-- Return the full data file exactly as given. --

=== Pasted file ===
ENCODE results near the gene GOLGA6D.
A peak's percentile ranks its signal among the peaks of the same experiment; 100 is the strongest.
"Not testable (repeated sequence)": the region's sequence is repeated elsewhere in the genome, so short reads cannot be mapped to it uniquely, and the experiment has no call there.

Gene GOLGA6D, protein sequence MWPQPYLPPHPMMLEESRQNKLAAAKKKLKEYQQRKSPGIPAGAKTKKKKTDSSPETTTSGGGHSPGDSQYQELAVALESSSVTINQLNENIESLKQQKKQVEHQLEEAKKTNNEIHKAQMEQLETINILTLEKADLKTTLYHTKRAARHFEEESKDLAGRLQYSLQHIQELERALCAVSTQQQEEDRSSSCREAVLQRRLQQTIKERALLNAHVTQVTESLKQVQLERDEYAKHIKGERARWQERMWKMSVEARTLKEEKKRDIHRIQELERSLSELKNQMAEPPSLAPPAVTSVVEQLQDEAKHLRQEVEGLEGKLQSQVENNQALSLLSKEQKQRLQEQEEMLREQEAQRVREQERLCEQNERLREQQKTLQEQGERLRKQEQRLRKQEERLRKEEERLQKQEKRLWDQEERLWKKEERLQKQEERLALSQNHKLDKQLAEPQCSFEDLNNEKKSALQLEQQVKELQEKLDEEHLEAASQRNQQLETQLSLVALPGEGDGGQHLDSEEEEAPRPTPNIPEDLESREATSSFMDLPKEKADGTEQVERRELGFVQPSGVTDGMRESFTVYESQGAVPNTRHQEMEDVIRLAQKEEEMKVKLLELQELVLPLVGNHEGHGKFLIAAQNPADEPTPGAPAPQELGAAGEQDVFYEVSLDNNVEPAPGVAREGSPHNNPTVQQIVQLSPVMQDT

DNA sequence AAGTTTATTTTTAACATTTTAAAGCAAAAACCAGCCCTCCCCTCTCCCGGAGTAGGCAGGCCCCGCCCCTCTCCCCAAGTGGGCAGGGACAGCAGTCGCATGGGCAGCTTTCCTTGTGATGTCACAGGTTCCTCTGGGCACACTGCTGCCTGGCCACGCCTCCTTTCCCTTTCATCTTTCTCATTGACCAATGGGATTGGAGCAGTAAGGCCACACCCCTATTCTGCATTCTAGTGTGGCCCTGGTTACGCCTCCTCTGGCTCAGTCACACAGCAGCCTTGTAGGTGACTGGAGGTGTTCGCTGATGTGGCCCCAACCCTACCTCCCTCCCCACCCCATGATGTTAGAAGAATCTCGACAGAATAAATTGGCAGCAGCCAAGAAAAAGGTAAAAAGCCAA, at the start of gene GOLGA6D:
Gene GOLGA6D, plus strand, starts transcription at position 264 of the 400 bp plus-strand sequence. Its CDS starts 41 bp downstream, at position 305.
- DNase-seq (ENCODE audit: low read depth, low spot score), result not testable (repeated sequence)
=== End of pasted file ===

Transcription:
ENCODE results near the gene GOLGA6D.
A peak's percentile ranks its signal among the peaks of the same experiment; 100 is the strongest.
"Not testable (repeated sequence)": the region's sequence is repeated elsewhere in the genome, so short reads cannot be mapped to it uniquely, and the experiment has no call there.

Gene GOLGA6D, protein sequence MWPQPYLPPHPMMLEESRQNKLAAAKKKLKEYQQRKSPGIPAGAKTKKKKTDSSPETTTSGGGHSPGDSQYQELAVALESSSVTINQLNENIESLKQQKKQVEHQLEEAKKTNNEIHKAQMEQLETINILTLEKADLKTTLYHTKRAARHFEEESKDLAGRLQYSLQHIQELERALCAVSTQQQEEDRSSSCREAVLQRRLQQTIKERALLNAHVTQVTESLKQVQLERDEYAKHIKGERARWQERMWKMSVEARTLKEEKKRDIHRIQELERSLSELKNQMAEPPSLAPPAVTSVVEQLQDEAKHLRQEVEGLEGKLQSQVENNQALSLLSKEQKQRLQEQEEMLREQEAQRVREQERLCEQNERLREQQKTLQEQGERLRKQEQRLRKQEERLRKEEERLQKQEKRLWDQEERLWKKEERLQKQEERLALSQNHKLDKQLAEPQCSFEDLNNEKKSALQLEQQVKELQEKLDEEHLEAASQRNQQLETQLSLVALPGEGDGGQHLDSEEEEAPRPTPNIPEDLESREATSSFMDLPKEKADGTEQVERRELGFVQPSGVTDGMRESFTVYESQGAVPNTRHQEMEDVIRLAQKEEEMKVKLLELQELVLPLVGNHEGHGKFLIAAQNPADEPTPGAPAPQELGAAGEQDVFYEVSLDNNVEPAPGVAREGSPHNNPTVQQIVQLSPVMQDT

DNA sequence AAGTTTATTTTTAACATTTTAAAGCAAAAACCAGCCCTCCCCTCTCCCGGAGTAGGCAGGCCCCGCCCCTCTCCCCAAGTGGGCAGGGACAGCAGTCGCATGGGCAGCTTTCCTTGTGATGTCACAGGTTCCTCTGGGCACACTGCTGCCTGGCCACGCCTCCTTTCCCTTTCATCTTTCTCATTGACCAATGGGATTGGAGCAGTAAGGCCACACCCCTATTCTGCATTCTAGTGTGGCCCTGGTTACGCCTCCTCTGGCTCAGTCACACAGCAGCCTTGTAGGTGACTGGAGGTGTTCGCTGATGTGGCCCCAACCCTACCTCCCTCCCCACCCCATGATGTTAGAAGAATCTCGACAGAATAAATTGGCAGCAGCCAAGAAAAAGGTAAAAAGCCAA, at the start of gene GOLGA6D:
Gene GOLGA6D, plus strand, starts transcription at position 264 of the 400 bp plus-strand sequence. Its CDS starts 41 bp downstream, at position 305.
- DNase-seq (ENCODE audit: low read depth, low spot score), result not testable (repeated sequence)